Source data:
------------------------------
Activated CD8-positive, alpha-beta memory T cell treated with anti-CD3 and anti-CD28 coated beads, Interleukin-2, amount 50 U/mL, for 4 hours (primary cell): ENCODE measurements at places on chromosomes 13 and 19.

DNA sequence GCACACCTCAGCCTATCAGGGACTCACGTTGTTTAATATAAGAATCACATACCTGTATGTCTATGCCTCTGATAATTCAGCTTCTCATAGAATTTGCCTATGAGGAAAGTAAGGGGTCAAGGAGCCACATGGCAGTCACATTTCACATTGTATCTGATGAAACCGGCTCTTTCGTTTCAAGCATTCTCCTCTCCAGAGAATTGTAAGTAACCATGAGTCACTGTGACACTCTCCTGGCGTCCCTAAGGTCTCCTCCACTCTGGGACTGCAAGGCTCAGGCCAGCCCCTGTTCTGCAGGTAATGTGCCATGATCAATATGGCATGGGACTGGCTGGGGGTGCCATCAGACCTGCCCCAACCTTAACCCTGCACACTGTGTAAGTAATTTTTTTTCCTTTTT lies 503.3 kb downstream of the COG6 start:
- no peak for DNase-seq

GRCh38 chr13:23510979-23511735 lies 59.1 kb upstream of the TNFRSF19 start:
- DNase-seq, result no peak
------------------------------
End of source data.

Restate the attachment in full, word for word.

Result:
Activated CD8-positive, alpha-beta memory T cell treated with anti-CD3 and anti-CD28 coated beads, Interleukin-2, amount 50 U/mL, for 4 hours (primary cell): ENCODE measurements at places on chromosomes 13 and 19.

DNA sequence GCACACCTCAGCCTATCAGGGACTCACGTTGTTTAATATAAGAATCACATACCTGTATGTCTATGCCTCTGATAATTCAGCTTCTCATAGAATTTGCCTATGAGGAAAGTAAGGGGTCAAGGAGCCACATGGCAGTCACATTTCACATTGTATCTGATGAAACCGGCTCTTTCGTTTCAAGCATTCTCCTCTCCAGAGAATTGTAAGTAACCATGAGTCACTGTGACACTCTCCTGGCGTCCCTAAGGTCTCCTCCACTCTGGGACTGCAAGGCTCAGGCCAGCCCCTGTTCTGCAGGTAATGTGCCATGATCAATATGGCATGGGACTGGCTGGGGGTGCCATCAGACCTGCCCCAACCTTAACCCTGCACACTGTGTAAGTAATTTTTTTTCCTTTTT lies 503.3 kb downstream of the COG6 start:
- no peak for DNase-seq

GRCh38 chr13:23510979-23511735 lies 59.1 kb upstream of the TNFRSF19 start:
- DNase-seq, result no peak